Tuesday, November 10, 2015
Iran willing to sell Europe cheap gas, having no pipelines to transport it.
Iran sells to Europe cheap gas, having no pipelines to transport it. (Taz).
Iran intends to enter an unequal battle for the European gas markets – albeit without pipelines but with an attitude. Europe has promised to buy all the gas available amid falling local production and increasing gas demand. The European Union will attempt to solve the gas supply issue as soon as possible due to the potential rise in consumption since the Union is going to cease the old coal power plants, convert them to gas mode as of 2017.
Europe is a huge gas market.
I call this ‘an unequal battle’ as Iran is entering into serious competition, given that the Islamic Republic has a lot of gas but no pipelines to Europe by which to deliver this gas. The economic sanctions placed on Iran there may soon be lifted and with the largest proven gas reserves in the world amounting to some 1.2 trillion cubic feet; but since Iran has no pipelines enabling it to deliver its gas to the European market, the country by default falls behind in the gas race. But this does not seem to preoccupy Iran.
Deputy Oil Minister for International Affairs Amir Hossein Zamaninia told Iranian media in November that Tehran is ready to sell its gas to Europe even if it will not be viable economically. “That is due to the fact that we want to use economic relations to create some political cohesion,” Zamaninia said.
Evidently Iran wants to use its powerful gas reserves as a shield against new possible international sanctions since Zamaninia says “When economic relations grow, political disagreements diminish and that reduces the chances of having the sanctions brought back”. This is understandable. New sanctions are the last thing Iran needs at this time.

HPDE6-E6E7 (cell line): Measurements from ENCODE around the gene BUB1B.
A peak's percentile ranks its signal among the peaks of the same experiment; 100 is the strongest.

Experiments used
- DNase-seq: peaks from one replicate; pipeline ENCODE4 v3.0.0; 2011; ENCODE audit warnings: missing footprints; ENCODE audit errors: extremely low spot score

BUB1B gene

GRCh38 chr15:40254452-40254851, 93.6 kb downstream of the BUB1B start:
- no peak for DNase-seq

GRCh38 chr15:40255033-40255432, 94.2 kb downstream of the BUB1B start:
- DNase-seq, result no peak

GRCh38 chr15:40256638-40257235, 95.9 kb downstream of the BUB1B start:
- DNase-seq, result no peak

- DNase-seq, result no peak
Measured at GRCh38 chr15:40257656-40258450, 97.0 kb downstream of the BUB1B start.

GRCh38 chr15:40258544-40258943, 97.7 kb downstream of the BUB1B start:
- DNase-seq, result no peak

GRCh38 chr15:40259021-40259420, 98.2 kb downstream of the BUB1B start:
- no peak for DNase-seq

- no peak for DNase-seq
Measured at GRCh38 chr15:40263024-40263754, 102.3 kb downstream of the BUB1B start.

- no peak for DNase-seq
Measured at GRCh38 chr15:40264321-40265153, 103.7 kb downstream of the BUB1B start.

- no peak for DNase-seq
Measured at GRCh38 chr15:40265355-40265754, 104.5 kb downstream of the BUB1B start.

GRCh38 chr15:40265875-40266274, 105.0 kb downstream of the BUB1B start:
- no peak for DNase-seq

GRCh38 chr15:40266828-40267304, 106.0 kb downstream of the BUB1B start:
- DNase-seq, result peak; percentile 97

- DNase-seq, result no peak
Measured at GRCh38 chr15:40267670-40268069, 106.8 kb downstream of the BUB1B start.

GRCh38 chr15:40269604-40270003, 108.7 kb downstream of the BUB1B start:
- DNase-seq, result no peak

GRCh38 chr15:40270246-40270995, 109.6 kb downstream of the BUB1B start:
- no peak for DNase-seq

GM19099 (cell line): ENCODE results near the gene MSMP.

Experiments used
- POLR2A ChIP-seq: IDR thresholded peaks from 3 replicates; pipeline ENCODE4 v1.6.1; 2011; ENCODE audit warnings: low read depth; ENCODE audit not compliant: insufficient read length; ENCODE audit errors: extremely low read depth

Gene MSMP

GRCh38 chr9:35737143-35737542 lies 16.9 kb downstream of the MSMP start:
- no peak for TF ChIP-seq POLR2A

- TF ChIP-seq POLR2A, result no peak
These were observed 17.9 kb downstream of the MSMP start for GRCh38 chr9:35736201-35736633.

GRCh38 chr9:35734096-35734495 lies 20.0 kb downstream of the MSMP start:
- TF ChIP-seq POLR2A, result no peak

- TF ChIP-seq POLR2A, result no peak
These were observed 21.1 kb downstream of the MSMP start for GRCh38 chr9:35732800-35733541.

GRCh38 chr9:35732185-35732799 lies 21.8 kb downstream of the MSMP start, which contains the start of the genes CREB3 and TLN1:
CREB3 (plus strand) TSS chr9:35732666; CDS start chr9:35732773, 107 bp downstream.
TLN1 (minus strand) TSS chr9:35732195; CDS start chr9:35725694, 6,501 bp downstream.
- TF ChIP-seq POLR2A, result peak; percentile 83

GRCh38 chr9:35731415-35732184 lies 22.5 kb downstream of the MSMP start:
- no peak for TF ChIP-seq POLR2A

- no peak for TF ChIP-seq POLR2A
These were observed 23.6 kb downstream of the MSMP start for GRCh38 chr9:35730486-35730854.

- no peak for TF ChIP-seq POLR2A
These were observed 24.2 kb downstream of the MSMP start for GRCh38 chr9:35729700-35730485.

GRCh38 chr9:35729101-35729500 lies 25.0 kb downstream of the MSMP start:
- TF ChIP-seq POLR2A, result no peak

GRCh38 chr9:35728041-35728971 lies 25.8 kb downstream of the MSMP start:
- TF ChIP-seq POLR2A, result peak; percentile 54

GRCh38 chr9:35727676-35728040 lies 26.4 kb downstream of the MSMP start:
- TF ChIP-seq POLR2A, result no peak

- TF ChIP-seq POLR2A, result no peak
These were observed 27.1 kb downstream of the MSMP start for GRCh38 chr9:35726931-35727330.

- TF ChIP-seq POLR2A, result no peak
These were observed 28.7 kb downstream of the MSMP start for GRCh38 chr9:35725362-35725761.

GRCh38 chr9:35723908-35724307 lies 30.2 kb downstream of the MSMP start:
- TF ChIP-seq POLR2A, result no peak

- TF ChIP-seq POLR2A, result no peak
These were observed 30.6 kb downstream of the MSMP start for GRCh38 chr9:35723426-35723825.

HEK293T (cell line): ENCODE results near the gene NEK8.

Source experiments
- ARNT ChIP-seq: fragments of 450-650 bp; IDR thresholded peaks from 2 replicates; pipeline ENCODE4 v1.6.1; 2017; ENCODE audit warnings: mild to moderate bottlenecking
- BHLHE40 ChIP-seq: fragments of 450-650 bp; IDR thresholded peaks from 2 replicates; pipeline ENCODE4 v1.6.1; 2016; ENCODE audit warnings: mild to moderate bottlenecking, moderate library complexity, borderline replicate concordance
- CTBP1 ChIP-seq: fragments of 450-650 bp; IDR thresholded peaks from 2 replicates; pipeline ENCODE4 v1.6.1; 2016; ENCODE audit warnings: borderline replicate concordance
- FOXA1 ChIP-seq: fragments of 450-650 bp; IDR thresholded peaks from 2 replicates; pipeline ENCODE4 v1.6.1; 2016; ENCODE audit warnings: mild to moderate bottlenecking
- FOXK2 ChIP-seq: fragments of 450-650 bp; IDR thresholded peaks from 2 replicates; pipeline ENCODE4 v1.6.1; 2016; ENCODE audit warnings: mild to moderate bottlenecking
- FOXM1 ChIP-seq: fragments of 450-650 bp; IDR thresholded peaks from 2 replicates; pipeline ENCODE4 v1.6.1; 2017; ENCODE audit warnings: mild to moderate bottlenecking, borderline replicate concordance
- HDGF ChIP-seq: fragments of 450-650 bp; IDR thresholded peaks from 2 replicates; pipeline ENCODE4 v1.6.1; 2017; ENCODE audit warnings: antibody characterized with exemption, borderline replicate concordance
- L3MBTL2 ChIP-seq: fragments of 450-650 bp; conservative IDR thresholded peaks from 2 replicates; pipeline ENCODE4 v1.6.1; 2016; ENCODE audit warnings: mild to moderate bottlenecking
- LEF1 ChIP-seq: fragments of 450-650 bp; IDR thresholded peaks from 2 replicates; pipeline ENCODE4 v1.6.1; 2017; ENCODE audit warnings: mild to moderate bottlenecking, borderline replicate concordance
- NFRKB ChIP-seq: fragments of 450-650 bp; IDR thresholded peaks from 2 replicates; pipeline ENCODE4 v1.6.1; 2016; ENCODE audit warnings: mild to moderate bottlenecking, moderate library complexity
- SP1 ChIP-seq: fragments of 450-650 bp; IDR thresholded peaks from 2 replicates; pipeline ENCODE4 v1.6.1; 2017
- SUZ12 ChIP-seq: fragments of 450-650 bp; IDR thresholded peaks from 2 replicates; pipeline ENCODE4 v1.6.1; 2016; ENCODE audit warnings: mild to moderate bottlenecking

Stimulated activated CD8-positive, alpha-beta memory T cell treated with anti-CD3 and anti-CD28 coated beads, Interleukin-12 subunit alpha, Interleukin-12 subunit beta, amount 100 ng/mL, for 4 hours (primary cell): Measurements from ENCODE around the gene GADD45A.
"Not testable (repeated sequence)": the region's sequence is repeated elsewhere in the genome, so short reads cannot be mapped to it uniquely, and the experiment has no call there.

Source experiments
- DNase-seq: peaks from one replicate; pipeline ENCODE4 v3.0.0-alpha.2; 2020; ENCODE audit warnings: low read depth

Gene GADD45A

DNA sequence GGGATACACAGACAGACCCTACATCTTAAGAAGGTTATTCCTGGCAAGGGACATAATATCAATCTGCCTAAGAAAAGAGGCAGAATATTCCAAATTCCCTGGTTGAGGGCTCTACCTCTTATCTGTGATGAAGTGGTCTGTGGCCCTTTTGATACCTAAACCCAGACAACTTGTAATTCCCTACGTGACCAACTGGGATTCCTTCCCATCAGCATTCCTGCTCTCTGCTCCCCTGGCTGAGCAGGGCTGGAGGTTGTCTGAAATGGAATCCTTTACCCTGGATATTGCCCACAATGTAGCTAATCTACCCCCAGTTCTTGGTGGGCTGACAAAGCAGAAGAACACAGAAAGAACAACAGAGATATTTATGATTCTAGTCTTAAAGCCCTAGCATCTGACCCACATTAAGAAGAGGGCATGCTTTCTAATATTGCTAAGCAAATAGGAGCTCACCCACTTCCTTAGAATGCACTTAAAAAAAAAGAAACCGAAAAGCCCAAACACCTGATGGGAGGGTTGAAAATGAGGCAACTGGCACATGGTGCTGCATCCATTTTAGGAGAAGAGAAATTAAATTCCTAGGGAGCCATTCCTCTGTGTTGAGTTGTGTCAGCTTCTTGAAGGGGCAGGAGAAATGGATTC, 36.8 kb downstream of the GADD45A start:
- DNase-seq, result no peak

The country needs new gas infrastructure and contracts as soon as possible. These kinds of statements are indications that Iran there is attempting to claim its own share of the gas market even though it would be unprofitable at first.
Incidentally, Saudi Arabia applies the same approaches but with oil. Fiscal breakeven price of Saudi Arabia is 60 dollars per barrel Brent. But Saudis are persistently gloomy about the oil production decreasing. In this regard Saudi Arabia has many competitors. If the Saudis decrease oil production to support the prices it is obvious they don’t expect the same from neighboring rival countries. Most likely one of the rival countries will quickly hold the Saudis oil market share. For Iran, by the way, the fiscal breakeven price is 78 dollars per barrel Brent.
"I see no economical reason of Iranian gas export to Europe now. If they want to invest, to build pipelines it should be kicked off right now while the oil prices are low. One way or another I see no Iranian gas in the European market within the next 8-10 years", - said a Caspian energy trader who asked to remain anonymous. Hmmm.....As i said many times before the EU would sell all human rights in exchange for cheap gas, that's why they backed the Iran deal. Read the full story here.